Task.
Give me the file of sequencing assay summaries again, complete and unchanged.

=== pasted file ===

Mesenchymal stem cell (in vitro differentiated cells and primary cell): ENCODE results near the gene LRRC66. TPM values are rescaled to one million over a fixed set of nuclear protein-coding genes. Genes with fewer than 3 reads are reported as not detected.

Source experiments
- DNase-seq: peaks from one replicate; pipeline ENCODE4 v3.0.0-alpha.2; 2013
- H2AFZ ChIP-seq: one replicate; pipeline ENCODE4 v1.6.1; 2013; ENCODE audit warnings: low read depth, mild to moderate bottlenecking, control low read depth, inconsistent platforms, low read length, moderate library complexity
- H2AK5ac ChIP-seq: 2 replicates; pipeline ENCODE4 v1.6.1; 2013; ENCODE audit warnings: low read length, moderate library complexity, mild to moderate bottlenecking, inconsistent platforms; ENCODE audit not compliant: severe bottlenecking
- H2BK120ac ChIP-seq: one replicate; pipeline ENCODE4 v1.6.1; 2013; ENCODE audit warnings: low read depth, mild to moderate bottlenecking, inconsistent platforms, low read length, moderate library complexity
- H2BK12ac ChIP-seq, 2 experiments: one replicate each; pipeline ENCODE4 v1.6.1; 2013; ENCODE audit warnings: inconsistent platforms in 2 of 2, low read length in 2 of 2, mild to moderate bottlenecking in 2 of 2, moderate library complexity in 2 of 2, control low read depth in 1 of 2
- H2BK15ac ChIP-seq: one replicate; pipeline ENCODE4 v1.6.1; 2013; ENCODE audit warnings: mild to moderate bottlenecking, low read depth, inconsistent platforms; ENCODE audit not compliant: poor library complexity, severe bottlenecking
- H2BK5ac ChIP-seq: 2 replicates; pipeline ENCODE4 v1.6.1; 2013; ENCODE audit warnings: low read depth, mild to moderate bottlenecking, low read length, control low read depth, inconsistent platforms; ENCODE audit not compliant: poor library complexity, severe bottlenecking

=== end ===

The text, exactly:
Mesenchymal stem cell (in vitro differentiated cells and primary cell): ENCODE results near the gene LRRC66. TPM values are rescaled to one million over a fixed set of nuclear protein-coding genes. Genes with fewer than 3 reads are reported as not detected.

Source experiments
- DNase-seq: peaks from one replicate; pipeline ENCODE4 v3.0.0-alpha.2; 2013
- H2AFZ ChIP-seq: one replicate; pipeline ENCODE4 v1.6.1; 2013; ENCODE audit warnings: low read depth, mild to moderate bottlenecking, control low read depth, inconsistent platforms, low read length, moderate library complexity
- H2AK5ac ChIP-seq: 2 replicates; pipeline ENCODE4 v1.6.1; 2013; ENCODE audit warnings: low read length, moderate library complexity, mild to moderate bottlenecking, inconsistent platforms; ENCODE audit not compliant: severe bottlenecking
- H2BK120ac ChIP-seq: one replicate; pipeline ENCODE4 v1.6.1; 2013; ENCODE audit warnings: low read depth, mild to moderate bottlenecking, inconsistent platforms, low read length, moderate library complexity
- H2BK12ac ChIP-seq, 2 experiments: one replicate each; pipeline ENCODE4 v1.6.1; 2013; ENCODE audit warnings: inconsistent platforms in 2 of 2, low read length in 2 of 2, mild to moderate bottlenecking in 2 of 2, moderate library complexity in 2 of 2, control low read depth in 1 of 2
- H2BK15ac ChIP-seq: one replicate; pipeline ENCODE4 v1.6.1; 2013; ENCODE audit warnings: mild to moderate bottlenecking, low read depth, inconsistent platforms; ENCODE audit not compliant: poor library complexity, severe bottlenecking
- H2BK5ac ChIP-seq: 2 replicates; pipeline ENCODE4 v1.6.1; 2013; ENCODE audit warnings: low read depth, mild to moderate bottlenecking, low read length, control low read depth, inconsistent platforms; ENCODE audit not compliant: poor library complexity, severe bottlenecking